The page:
Either you let your cause, your group, your organization crumble, or you pour yourself in. You make plans to stick around for a while, and to lick your wounds because back-up isn’t coming. Perhaps it’s a symptom of having so many small towns, with such limited capacity. Perhaps it’s part of that hero-loving mentality we sometimes get sucked into. Or perhaps what we’re seeing is the slow death of our once vibrant and participatory communities.
There is often an expectation that someone should do something
But that list of someones is getting shorter (at least in Labrador communities) and it seems to be aging and is not being replaced by enough younger people. I realized at a young age that, hey, I’m ‘someone’ — so I should probably do something. We live in an age when we spend more time on social media than actually visiting people. An age where a cute or silly photo, or an inspirational quote, gets more social media ‘likes’, ‘shares’, ‘re-grams/tweets/pins’ than something of potentially serious importance or consequence (hey, I do really enjoy my silly pics and likes and shares too, so keep sharing the love!).
Perhaps there’s public fatigue (I know I get tired of constant engagement sometimes). Perhaps nobody wants to engage with me anymore on that stuff (although I actually do quite well with social media), but my Dipper, Conservative, Grit, Separatist, and all other striped (and non striped) friends seem to be experiencing the same withdrawal of engagement.
And I know this might be coming off sooky
I’m sorry, but far too many people who used to care a lot, seem to be giving up or disengaging, and that scares me. I have no issue with being in the minority position (or the majority). My number one concern in society is that those in society are engaged (lest those in positions of authority do whatever they fancy). At the very least we cannot be a true society unless we engage in conversations with each other and engage with governance — otherwise we simply become governed.
Those in power would like nothing more than a complacent public, and a complacent centralized media. The fewer sources of questions the easier it is for a government to manage (or ignore) them. Federal and provincial First Ministers have already demonstrated their willingness to stonewall specific media outlets in recent years.
Independent media offer a broader context and diversity of voice that blogging and mainstream media won’t or can’t achieve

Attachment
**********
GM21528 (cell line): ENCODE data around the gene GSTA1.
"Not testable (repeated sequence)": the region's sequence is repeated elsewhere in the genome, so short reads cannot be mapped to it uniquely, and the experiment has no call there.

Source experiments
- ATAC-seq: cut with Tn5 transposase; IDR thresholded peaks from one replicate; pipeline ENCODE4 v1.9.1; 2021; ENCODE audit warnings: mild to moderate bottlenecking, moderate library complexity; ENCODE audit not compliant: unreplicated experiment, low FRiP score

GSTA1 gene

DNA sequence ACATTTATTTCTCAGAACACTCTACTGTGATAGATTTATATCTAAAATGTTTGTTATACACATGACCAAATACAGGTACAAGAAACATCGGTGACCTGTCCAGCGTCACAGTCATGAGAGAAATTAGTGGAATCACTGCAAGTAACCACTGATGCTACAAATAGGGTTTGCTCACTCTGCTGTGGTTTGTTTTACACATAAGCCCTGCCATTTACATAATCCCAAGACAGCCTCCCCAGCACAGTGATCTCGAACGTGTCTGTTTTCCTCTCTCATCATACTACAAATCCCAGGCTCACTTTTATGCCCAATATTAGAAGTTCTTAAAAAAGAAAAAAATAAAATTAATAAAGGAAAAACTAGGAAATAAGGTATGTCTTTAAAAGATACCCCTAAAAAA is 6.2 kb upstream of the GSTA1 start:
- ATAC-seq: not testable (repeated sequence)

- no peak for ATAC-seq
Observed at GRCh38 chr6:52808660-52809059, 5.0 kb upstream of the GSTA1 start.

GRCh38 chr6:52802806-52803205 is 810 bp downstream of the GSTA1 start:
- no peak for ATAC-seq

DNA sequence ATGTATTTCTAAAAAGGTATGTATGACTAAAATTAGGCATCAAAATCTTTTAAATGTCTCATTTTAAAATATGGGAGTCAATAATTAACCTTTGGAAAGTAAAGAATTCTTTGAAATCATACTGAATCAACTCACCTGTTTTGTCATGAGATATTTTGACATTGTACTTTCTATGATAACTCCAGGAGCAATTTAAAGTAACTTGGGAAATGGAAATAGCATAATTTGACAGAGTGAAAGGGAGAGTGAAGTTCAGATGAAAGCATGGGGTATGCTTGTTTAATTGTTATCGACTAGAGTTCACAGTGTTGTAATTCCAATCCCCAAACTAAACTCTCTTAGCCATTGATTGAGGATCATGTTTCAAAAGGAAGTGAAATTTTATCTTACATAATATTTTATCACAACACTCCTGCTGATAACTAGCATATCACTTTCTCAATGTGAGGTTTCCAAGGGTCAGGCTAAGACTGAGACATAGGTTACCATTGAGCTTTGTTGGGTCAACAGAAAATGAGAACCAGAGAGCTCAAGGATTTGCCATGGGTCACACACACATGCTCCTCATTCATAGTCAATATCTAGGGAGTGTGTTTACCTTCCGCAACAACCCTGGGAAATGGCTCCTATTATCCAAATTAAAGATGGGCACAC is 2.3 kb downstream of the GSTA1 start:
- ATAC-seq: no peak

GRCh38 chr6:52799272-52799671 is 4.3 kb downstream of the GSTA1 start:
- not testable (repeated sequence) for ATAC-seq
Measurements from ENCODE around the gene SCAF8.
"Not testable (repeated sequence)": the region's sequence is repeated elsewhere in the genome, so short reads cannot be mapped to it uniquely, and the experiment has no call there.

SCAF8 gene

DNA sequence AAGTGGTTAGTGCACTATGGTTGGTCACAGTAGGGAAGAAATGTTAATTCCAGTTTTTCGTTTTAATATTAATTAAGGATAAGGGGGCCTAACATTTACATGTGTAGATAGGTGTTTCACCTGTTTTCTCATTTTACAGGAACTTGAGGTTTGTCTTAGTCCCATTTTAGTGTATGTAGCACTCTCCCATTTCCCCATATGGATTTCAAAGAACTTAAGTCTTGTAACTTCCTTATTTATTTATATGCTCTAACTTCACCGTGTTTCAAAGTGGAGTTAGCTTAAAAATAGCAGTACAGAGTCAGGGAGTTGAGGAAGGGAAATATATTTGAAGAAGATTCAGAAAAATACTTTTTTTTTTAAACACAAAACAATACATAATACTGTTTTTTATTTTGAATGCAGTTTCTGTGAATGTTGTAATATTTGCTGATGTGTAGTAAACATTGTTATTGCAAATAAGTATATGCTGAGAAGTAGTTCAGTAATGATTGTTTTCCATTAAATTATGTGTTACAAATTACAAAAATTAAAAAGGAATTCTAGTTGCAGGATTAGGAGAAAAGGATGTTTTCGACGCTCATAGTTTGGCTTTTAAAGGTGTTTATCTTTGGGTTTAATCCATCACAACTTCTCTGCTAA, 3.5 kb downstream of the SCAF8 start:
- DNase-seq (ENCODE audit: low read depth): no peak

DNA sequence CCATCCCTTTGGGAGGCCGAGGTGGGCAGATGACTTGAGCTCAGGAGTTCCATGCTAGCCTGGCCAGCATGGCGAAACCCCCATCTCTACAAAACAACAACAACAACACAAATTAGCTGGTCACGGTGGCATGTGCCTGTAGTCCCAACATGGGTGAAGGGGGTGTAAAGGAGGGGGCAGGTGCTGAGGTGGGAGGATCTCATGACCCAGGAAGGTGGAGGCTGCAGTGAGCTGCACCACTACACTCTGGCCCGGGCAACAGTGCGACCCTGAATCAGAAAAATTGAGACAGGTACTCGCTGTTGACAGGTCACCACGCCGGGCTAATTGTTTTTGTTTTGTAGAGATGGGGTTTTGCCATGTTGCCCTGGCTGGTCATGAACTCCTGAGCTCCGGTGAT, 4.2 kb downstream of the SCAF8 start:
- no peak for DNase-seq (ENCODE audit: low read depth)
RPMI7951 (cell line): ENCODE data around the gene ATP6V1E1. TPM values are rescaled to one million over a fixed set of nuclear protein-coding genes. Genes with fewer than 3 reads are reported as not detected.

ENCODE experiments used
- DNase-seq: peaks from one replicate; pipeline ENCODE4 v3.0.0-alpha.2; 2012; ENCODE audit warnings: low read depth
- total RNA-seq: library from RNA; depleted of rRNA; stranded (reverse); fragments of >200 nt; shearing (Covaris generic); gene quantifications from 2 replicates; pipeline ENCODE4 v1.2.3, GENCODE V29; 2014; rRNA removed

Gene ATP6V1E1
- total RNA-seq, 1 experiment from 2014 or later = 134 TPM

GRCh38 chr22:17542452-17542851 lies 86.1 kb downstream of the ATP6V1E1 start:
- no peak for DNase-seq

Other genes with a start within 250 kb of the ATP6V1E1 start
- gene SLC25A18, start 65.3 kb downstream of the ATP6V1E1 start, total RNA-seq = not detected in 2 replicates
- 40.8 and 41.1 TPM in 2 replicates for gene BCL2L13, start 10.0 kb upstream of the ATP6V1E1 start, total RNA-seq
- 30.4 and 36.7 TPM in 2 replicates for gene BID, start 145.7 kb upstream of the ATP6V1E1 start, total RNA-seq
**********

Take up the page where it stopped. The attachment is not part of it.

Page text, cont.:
I know some people dislike the voice I brought, or the approach, or the audacity (we call it ‘big-feelin’ in Labrador) of that voice, but 4,000-5,000 people a month read my columns on average. And I’d like to think that every now and then I brought something new to the discussion that had broader appeal. With the loss of TheIndependent.ca my voice won’t go away, but the platform will change and the tapestry in which my threads are woven will be lost.
So please, consider donating. Even a tiny amount.
I participate in a lot of crowd-sourced economic development worldwide, as well as fundraising here in Canada/Labrador/Newfoundland, and it’s truly a wonder to see a community come together and make a difference — to see them own the difference they want to see in the world.
If you can’t or won’t donate, then please consider a like or a share, or a message of support. Because, having reached this line in this particularly crusty column, I won’t assume that you don’t read or support TheIndependent.ca.
The Independent needs your help to continue publishing critical, thought-provoking, solutions-oriented news and commentary in 2015. Visit our #GoIndy2015 fundraising page to make your contribution.
Editor’s note: If you would like to respond to this or any article on TheIndependent.ca, or if you would like to address an issue we haven’t yet covered, we welcome letters to the editor and consider each of them for publication in our Letters section. You can email yours to: justin at theindependent dot ca. Not all letters will be printed, but all will be read.